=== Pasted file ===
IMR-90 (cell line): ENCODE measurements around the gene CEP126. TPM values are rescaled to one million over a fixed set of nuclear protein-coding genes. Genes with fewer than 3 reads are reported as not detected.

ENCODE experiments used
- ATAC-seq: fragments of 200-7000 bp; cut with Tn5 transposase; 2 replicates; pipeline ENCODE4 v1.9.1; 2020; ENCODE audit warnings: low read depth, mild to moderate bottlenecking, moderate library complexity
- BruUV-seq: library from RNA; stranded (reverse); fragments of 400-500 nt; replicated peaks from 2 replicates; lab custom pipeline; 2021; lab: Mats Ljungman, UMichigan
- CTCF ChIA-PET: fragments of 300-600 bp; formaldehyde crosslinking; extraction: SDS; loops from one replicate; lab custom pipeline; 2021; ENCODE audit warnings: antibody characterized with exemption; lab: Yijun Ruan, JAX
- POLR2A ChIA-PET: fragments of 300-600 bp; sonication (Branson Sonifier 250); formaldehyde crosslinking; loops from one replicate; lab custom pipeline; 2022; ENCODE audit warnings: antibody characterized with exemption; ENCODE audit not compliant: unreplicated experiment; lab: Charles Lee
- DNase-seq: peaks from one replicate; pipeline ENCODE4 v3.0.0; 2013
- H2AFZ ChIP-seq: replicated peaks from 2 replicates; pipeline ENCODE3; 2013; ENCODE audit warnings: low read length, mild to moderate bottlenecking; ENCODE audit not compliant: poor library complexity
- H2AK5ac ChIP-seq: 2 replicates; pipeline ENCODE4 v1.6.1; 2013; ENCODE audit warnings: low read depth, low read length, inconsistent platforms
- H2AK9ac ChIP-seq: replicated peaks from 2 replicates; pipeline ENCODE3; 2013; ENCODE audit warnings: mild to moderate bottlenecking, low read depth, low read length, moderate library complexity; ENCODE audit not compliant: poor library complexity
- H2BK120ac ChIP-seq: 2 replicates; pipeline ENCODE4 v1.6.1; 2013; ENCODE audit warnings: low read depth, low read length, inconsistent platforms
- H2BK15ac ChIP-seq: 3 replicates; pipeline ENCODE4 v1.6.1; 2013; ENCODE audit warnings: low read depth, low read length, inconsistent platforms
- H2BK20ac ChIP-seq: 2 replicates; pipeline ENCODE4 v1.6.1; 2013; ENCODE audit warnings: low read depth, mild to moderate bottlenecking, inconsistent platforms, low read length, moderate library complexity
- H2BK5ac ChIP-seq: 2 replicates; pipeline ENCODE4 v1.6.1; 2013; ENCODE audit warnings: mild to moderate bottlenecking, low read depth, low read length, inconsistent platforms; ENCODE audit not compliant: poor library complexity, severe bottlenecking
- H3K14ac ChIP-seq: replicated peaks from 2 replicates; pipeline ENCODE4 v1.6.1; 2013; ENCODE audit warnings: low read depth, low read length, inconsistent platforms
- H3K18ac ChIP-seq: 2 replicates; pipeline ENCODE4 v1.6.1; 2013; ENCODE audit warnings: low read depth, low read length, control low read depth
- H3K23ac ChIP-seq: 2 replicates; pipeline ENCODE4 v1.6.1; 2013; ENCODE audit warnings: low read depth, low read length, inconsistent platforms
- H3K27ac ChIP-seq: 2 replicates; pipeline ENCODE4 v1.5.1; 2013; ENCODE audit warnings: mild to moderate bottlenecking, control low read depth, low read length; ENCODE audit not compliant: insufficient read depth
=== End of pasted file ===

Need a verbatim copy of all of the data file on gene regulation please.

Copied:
IMR-90 (cell line): ENCODE measurements around the gene CEP126. TPM values are rescaled to one million over a fixed set of nuclear protein-coding genes. Genes with fewer than 3 reads are reported as not detected.

ENCODE experiments used
- ATAC-seq: fragments of 200-7000 bp; cut with Tn5 transposase; 2 replicates; pipeline ENCODE4 v1.9.1; 2020; ENCODE audit warnings: low read depth, mild to moderate bottlenecking, moderate library complexity
- BruUV-seq: library from RNA; stranded (reverse); fragments of 400-500 nt; replicated peaks from 2 replicates; lab custom pipeline; 2021; lab: Mats Ljungman, UMichigan
- CTCF ChIA-PET: fragments of 300-600 bp; formaldehyde crosslinking; extraction: SDS; loops from one replicate; lab custom pipeline; 2021; ENCODE audit warnings: antibody characterized with exemption; lab: Yijun Ruan, JAX
- POLR2A ChIA-PET: fragments of 300-600 bp; sonication (Branson Sonifier 250); formaldehyde crosslinking; loops from one replicate; lab custom pipeline; 2022; ENCODE audit warnings: antibody characterized with exemption; ENCODE audit not compliant: unreplicated experiment; lab: Charles Lee
- DNase-seq: peaks from one replicate; pipeline ENCODE4 v3.0.0; 2013
- H2AFZ ChIP-seq: replicated peaks from 2 replicates; pipeline ENCODE3; 2013; ENCODE audit warnings: low read length, mild to moderate bottlenecking; ENCODE audit not compliant: poor library complexity
- H2AK5ac ChIP-seq: 2 replicates; pipeline ENCODE4 v1.6.1; 2013; ENCODE audit warnings: low read depth, low read length, inconsistent platforms
- H2AK9ac ChIP-seq: replicated peaks from 2 replicates; pipeline ENCODE3; 2013; ENCODE audit warnings: mild to moderate bottlenecking, low read depth, low read length, moderate library complexity; ENCODE audit not compliant: poor library complexity
- H2BK120ac ChIP-seq: 2 replicates; pipeline ENCODE4 v1.6.1; 2013; ENCODE audit warnings: low read depth, low read length, inconsistent platforms
- H2BK15ac ChIP-seq: 3 replicates; pipeline ENCODE4 v1.6.1; 2013; ENCODE audit warnings: low read depth, low read length, inconsistent platforms
- H2BK20ac ChIP-seq: 2 replicates; pipeline ENCODE4 v1.6.1; 2013; ENCODE audit warnings: low read depth, mild to moderate bottlenecking, inconsistent platforms, low read length, moderate library complexity
- H2BK5ac ChIP-seq: 2 replicates; pipeline ENCODE4 v1.6.1; 2013; ENCODE audit warnings: mild to moderate bottlenecking, low read depth, low read length, inconsistent platforms; ENCODE audit not compliant: poor library complexity, severe bottlenecking
- H3K14ac ChIP-seq: replicated peaks from 2 replicates; pipeline ENCODE4 v1.6.1; 2013; ENCODE audit warnings: low read depth, low read length, inconsistent platforms
- H3K18ac ChIP-seq: 2 replicates; pipeline ENCODE4 v1.6.1; 2013; ENCODE audit warnings: low read depth, low read length, control low read depth
- H3K23ac ChIP-seq: 2 replicates; pipeline ENCODE4 v1.6.1; 2013; ENCODE audit warnings: low read depth, low read length, inconsistent platforms
- H3K27ac ChIP-seq: 2 replicates; pipeline ENCODE4 v1.5.1; 2013; ENCODE audit warnings: mild to moderate bottlenecking, control low read depth, low read length; ENCODE audit not compliant: insufficient read depth